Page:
I arrived in Rockwall to interview Rep. Ralph Hall last Wednesday with a list of questions — a whole page of them. I had researched more than 100 Internet articles, and hadn’t found a single instance where the congressman had sat down for an hour-long interview before. So I wanted to make it count.

I arrived in Rockwall to interview Rep. Ralph Hall last Wednesday with a list of questions — a whole page of them. I had researched more than 100 Internet articles, and hadn’t found a single instance where the congressman had sat down for an hour-long interview before. So I wanted to make it count.


But as the interview began and Hall went about unspooling the details of his life, I realized how unnecessary my little list of questions really was. Why waste time with "Do you update your own Facebook" when a 17-term congressman is willing to talk about the time he was with Mickey Mantle in a bar fight, or the time his wife panicked because she didn’t have any clean sheets for Buzz Aldrin?


Rep. Hall and I sat for nearly four hours in his living room, as he ran through the story of his life in such detail and with such candor, that I would suppose it was among the most honest interviews a politician has ever granted.


When I sifted through the 20,000-plus words he and I exchanged in the interview transcript, I tried to focus on the core of Rep. Hall’s biography — the story of what someone can accomplish with nothing more than a strong work ethic, an unfailing sense of humor, and most importantly, a spouse that makes literal the cliché "my better half."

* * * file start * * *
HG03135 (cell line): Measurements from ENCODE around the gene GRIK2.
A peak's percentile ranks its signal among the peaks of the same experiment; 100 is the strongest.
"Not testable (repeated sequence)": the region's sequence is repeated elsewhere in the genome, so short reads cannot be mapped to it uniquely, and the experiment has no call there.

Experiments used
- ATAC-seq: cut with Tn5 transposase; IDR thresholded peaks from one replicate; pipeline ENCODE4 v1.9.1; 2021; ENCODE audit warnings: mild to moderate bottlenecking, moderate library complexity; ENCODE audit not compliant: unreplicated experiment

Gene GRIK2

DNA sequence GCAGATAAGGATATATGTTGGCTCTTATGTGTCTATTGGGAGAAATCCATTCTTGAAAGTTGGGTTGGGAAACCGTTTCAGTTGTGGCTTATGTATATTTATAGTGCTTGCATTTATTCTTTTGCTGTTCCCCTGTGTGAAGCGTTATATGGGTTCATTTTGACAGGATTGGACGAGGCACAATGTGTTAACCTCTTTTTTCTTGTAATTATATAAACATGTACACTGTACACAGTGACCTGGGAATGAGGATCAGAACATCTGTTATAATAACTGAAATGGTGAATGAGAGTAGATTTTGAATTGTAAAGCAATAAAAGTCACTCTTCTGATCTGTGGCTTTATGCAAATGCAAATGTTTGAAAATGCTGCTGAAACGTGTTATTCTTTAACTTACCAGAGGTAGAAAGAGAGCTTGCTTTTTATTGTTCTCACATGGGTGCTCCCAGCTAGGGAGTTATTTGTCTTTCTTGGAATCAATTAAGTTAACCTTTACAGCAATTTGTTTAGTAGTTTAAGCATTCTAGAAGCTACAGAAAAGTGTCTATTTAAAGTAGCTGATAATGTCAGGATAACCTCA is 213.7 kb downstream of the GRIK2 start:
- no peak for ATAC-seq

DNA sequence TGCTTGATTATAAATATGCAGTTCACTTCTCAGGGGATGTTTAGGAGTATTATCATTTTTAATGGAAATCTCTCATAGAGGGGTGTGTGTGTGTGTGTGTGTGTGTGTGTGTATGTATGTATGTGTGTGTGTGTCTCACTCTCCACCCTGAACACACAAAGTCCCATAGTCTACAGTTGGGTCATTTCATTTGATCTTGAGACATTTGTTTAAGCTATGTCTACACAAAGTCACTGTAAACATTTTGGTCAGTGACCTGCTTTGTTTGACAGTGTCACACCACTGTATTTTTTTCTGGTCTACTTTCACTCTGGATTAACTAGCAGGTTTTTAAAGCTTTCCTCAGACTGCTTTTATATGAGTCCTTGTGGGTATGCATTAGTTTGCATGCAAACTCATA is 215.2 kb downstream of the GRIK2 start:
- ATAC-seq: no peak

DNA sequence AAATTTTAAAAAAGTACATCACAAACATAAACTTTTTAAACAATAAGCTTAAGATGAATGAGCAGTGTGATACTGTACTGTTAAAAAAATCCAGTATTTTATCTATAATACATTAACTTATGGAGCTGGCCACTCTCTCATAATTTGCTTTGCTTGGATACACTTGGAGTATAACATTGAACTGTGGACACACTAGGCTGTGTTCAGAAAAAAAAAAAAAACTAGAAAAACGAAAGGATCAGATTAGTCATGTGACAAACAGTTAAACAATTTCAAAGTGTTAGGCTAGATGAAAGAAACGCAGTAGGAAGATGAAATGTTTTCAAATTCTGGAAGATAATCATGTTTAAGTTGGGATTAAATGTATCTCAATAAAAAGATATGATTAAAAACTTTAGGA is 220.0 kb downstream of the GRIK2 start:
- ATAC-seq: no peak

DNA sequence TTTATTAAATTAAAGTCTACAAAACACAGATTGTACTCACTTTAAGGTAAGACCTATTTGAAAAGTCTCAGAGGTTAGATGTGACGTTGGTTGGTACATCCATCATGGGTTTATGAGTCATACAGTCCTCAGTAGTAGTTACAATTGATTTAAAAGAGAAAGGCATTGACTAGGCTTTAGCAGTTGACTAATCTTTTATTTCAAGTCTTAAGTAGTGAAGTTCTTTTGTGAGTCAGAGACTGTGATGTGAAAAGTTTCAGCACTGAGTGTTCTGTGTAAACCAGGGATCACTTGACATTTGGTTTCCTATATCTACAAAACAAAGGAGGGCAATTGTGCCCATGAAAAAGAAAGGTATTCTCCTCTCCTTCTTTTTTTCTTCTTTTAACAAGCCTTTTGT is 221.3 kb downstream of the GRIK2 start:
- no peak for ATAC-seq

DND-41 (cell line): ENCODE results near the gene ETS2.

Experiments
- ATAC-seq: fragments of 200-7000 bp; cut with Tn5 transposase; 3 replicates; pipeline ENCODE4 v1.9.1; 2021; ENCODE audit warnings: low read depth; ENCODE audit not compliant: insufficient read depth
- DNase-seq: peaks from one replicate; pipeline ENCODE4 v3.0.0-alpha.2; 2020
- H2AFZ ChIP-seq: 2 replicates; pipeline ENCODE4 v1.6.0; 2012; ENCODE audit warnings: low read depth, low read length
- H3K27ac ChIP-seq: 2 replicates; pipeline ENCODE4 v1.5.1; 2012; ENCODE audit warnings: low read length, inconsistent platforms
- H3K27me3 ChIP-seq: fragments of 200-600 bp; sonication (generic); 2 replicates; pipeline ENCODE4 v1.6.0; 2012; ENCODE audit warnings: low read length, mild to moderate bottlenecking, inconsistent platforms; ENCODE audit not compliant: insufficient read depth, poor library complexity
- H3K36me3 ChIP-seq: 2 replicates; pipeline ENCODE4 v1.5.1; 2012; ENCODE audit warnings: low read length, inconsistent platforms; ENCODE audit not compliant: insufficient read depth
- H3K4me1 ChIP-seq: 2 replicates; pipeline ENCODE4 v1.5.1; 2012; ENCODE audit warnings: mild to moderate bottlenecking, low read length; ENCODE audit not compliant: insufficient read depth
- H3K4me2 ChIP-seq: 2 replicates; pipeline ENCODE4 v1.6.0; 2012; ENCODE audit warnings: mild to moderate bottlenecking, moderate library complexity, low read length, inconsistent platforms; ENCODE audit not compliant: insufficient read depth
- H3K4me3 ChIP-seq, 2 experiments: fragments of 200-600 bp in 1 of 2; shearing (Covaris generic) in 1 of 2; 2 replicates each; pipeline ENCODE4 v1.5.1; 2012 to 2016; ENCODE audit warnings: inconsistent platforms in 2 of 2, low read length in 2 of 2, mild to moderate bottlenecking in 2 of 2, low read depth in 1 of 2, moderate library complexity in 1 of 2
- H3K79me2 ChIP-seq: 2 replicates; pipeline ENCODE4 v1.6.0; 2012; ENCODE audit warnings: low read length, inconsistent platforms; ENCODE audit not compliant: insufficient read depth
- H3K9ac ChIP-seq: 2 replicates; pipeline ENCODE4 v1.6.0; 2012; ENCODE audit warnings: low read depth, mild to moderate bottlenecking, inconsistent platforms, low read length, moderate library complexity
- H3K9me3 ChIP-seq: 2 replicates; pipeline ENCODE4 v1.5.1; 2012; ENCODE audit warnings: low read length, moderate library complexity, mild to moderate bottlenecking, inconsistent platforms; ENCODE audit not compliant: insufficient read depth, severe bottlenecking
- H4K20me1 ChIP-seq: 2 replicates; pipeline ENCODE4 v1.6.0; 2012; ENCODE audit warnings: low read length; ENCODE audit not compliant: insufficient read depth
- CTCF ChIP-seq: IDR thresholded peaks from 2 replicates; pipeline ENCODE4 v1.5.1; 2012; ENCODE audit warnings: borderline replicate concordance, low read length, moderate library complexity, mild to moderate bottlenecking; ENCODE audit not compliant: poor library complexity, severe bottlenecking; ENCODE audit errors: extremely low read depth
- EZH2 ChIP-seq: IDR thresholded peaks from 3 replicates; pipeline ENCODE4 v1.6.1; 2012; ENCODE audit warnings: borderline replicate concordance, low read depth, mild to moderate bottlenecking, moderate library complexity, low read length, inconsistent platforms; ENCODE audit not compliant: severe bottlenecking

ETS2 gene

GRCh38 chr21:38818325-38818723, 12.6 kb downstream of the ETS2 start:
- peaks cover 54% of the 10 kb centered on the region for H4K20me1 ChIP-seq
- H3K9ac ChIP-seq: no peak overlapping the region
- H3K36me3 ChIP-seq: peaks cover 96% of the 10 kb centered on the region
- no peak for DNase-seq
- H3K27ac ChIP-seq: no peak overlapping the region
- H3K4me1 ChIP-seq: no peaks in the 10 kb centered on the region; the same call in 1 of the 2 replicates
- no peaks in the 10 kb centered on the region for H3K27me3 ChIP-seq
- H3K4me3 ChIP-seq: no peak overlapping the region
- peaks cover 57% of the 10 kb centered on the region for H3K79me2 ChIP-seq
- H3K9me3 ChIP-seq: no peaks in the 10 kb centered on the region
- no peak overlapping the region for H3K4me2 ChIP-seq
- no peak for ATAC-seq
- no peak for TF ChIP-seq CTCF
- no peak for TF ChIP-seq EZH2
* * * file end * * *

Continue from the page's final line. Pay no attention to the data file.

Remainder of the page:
So whether you’re a Democrat or a Republican — Ralph Hall’s biggest supporter or his most vocal detractor — it is my hope that you can read this Sunday’s story apolitically; see it not through the lens of Obamacare or Ronald Reagan’s domestic agenda, but through the lens of simple human interest.


Because what’s most fascinating about Ralph Hall isn’t his politics or his voting record, or even his age and his position as America’s oldest member of the House. Ralph Hall is interesting because his story really encapsulates the American Dream. If a little boy from Fate, Texas, who was a "terrible student" and "not popular" in high school can grow up to spend weekends fishing with The Mick and have astronauts as houseguests and marry a woman who challenged him and made him a better person, it’s a much-needed reminder of what makes this country special.


Happy Sunday morning birthday to Ken Studer, and Kathy Neff of Denison; Patsy Cecil, Donald Portman of Durant,Okla.; Dr. Ogden Bauer, Darian Curry, Janánn Power, Jan Gaddis, I`Dazia Traylor and Ruby Sisemore all of Sherman.


Happy Anniversary to Jason and Christi Strange of Whitesboro — 19 years; Joe and Norma West of Whitesboro — 62 years; Gaylon and Ruth Hightower of Sherman — 52 years.